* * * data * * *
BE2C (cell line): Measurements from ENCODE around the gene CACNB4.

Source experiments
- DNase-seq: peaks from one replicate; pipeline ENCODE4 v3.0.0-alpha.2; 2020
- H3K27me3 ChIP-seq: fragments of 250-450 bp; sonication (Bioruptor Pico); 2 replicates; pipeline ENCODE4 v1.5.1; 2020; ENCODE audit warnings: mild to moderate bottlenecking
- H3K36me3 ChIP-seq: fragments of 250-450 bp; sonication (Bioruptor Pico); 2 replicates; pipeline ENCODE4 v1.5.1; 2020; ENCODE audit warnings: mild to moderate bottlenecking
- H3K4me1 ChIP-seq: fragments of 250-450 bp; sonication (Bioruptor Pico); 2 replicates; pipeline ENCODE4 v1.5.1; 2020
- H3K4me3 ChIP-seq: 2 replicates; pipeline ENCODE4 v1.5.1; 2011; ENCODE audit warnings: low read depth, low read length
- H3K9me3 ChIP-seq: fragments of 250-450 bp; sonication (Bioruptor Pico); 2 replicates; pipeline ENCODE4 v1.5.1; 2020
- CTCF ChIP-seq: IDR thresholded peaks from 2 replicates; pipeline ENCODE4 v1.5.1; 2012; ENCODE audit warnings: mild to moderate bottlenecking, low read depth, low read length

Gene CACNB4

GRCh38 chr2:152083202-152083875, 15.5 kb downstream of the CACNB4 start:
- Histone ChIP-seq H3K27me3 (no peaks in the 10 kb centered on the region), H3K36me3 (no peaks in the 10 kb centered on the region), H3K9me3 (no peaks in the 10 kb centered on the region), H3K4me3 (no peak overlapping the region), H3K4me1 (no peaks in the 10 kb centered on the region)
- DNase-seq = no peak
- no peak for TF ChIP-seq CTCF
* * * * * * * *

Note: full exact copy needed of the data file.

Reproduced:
BE2C (cell line): Measurements from ENCODE around the gene CACNB4.

Source experiments
- DNase-seq: peaks from one replicate; pipeline ENCODE4 v3.0.0-alpha.2; 2020
- H3K27me3 ChIP-seq: fragments of 250-450 bp; sonication (Bioruptor Pico); 2 replicates; pipeline ENCODE4 v1.5.1; 2020; ENCODE audit warnings: mild to moderate bottlenecking
- H3K36me3 ChIP-seq: fragments of 250-450 bp; sonication (Bioruptor Pico); 2 replicates; pipeline ENCODE4 v1.5.1; 2020; ENCODE audit warnings: mild to moderate bottlenecking
- H3K4me1 ChIP-seq: fragments of 250-450 bp; sonication (Bioruptor Pico); 2 replicates; pipeline ENCODE4 v1.5.1; 2020
- H3K4me3 ChIP-seq: 2 replicates; pipeline ENCODE4 v1.5.1; 2011; ENCODE audit warnings: low read depth, low read length
- H3K9me3 ChIP-seq: fragments of 250-450 bp; sonication (Bioruptor Pico); 2 replicates; pipeline ENCODE4 v1.5.1; 2020
- CTCF ChIP-seq: IDR thresholded peaks from 2 replicates; pipeline ENCODE4 v1.5.1; 2012; ENCODE audit warnings: mild to moderate bottlenecking, low read depth, low read length

Gene CACNB4

GRCh38 chr2:152083202-152083875, 15.5 kb downstream of the CACNB4 start:
- Histone ChIP-seq H3K27me3 (no peaks in the 10 kb centered on the region), H3K36me3 (no peaks in the 10 kb centered on the region), H3K9me3 (no peaks in the 10 kb centered on the region), H3K4me3 (no peak overlapping the region), H3K4me1 (no peaks in the 10 kb centered on the region)
- DNase-seq = no peak
- no peak for TF ChIP-seq CTCF